Q: Are younger women franchisees today (say, women in their 20s) different than their older counterparts? If so, how?
Monson: Each age brings a new set of challenges as well as the opportunity to learn and grow. I think that women in both age groups bring something significant to the table.
One aspect that sets younger female franchisees apart is that they were more exposed to the idea of women achieving business success and independence. These women have also been exposed to diverse technologies at a younger age, and are more savvy in aspects such as social media marketing.
Q: What are some of the projects or issues the IFA’s Women’s Franchise Committee is currently working on to help women in franchising?
Monson: The IFA has a mentoring program where matches are made between mentors and ‘mentees’. The match is carefully put together based on the mentee’s needs and areas that they wish to develop.
The IFA also has Women’s Franchise Committee regional meetings to reach out to women. For geographic areas where there may not be a Women’s Franchise Committee regional meeting, there are webinars and online tools available. (Find more information about IFA resources for women on the IFA website.)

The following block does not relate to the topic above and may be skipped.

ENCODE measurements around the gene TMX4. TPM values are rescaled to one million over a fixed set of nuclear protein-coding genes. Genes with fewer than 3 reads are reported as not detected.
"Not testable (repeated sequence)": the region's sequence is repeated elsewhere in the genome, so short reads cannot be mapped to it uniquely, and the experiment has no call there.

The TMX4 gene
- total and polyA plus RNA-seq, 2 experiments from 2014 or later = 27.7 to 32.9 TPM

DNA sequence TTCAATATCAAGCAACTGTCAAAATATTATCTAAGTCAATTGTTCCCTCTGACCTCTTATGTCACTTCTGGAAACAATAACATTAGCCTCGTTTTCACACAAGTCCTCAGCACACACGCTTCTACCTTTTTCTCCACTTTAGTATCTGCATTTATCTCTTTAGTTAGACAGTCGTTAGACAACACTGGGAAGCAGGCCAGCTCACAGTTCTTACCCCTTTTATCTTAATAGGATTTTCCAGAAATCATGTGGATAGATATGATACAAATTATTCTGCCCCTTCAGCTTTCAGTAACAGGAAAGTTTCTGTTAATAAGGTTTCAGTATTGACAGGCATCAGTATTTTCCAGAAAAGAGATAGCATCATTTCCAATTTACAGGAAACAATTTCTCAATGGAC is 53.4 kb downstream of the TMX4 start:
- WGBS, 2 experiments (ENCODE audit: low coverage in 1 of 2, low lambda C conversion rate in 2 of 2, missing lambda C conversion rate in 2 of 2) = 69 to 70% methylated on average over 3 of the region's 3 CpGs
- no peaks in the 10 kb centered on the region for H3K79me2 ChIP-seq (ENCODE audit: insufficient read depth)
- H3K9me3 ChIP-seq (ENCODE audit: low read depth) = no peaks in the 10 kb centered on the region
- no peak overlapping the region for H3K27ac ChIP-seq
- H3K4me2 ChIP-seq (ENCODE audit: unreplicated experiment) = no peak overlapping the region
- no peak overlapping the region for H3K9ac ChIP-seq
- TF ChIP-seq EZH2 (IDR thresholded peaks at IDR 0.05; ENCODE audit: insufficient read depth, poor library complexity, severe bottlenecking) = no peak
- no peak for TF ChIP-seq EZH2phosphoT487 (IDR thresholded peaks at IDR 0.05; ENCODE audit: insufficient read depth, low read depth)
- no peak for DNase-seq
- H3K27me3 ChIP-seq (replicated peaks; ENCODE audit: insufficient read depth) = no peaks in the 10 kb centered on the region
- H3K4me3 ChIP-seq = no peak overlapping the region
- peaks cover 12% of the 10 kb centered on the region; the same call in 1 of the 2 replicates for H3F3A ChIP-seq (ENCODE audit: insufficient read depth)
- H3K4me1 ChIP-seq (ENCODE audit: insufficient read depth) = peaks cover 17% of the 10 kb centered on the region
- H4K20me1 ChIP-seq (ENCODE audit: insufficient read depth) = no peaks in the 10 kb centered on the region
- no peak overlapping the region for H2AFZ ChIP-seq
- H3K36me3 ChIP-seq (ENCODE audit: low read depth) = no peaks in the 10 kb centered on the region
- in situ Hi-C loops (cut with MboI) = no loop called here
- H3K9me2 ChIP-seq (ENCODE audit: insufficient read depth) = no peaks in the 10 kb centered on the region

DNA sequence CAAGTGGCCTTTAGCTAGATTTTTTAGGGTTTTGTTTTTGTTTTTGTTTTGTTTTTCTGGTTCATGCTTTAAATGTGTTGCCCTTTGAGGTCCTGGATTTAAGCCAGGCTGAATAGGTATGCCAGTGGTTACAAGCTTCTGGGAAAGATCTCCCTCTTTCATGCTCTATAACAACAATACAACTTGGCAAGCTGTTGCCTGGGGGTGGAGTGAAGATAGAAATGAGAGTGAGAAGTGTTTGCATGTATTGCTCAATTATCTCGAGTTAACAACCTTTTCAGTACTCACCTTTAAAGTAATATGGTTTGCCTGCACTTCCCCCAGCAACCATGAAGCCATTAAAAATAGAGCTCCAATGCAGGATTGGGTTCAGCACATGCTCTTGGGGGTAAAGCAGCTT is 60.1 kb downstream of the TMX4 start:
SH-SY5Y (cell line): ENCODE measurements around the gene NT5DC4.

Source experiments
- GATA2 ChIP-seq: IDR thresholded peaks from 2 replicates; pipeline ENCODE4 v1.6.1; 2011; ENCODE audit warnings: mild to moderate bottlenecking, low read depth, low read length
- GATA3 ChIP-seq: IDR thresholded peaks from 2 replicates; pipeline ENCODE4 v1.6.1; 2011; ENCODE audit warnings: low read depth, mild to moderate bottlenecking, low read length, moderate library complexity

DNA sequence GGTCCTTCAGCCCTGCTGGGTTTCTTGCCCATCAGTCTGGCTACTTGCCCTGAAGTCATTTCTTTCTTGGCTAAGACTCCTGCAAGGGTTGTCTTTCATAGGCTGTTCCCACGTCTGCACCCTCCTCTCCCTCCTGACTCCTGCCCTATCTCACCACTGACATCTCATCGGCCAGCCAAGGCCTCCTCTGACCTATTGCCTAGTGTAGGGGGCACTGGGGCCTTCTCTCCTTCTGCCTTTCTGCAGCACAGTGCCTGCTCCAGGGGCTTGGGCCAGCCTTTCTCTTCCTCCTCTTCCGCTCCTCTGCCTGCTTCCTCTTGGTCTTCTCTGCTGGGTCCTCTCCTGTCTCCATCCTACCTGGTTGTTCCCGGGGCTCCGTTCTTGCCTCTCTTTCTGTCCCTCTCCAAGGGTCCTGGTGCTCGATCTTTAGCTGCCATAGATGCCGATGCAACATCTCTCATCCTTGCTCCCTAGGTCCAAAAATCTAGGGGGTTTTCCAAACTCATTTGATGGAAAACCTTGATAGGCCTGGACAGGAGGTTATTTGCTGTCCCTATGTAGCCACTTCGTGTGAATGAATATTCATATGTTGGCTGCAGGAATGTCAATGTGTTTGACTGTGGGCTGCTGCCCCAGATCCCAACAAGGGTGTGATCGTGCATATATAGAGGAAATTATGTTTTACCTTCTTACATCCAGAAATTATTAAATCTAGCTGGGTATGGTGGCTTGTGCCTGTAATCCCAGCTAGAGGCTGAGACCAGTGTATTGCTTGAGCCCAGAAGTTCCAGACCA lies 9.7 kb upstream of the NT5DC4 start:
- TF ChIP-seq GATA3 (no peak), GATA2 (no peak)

There is also a leadership conference the day before the annual IFA Convention that provides great learning opportunities.
Q: What do you think the future holds for women in franchising?
Monson: I believe it will only continue to get better. The number of women becoming franchise business owners will continue to increase, and previous barriers that may have stood in the way will continue to get knocked down.
Karen Axelton is Chief Content Officer at GrowBiz Media, a content and consulting company that helps entrepreneurs start and grow their businesses. Get more insights on small business at www.smallbizdaily.com.